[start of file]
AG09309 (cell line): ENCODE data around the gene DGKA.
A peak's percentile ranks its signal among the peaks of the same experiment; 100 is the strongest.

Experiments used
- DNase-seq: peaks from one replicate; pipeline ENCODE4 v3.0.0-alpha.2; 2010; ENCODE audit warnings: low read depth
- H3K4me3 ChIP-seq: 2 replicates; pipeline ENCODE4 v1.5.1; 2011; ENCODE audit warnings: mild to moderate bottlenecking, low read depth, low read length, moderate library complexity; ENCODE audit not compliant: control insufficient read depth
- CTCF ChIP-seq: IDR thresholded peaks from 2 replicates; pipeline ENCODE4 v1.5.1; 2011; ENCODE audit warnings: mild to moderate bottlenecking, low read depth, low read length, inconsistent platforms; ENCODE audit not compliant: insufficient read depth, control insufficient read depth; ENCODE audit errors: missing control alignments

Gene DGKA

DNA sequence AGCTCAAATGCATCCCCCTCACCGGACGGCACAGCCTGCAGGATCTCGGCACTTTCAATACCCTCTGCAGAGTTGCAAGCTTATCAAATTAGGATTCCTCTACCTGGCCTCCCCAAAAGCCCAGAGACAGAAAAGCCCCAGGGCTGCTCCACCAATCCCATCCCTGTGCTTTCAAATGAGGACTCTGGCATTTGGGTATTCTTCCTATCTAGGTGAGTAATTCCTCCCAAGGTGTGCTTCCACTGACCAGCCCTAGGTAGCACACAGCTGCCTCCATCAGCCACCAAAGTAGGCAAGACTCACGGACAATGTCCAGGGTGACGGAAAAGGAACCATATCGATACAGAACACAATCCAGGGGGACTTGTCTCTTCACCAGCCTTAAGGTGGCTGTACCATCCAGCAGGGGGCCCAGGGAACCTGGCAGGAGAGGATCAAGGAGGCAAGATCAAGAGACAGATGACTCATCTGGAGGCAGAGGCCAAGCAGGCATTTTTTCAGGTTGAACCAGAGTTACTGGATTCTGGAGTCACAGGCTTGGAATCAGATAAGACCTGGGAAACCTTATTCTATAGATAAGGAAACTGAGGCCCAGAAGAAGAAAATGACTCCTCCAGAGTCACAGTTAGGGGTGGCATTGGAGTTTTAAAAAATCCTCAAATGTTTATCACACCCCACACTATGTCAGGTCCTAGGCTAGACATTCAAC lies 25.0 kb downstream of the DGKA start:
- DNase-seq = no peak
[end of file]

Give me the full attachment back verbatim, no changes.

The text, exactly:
AG09309 (cell line): ENCODE data around the gene DGKA.
A peak's percentile ranks its signal among the peaks of the same experiment; 100 is the strongest.

Experiments used
- DNase-seq: peaks from one replicate; pipeline ENCODE4 v3.0.0-alpha.2; 2010; ENCODE audit warnings: low read depth
- H3K4me3 ChIP-seq: 2 replicates; pipeline ENCODE4 v1.5.1; 2011; ENCODE audit warnings: mild to moderate bottlenecking, low read depth, low read length, moderate library complexity; ENCODE audit not compliant: control insufficient read depth
- CTCF ChIP-seq: IDR thresholded peaks from 2 replicates; pipeline ENCODE4 v1.5.1; 2011; ENCODE audit warnings: mild to moderate bottlenecking, low read depth, low read length, inconsistent platforms; ENCODE audit not compliant: insufficient read depth, control insufficient read depth; ENCODE audit errors: missing control alignments

Gene DGKA

DNA sequence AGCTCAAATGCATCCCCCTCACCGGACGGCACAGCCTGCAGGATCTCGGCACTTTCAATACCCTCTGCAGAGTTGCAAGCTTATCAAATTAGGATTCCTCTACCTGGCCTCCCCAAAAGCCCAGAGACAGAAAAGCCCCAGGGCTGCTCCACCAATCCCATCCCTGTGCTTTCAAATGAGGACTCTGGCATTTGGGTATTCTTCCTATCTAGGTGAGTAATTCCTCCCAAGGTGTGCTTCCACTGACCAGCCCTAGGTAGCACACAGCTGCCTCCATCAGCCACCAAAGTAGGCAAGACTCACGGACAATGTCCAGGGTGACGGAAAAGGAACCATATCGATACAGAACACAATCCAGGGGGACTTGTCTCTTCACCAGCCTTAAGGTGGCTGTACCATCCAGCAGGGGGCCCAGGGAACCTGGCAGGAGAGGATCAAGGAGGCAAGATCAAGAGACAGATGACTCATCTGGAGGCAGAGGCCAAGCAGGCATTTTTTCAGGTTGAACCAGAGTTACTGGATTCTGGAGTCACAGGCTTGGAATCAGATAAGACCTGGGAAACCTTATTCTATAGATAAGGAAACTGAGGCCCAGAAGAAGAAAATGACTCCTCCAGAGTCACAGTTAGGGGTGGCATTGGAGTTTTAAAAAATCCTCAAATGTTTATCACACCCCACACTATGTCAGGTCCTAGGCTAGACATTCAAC lies 25.0 kb downstream of the DGKA start:
- DNase-seq = no peak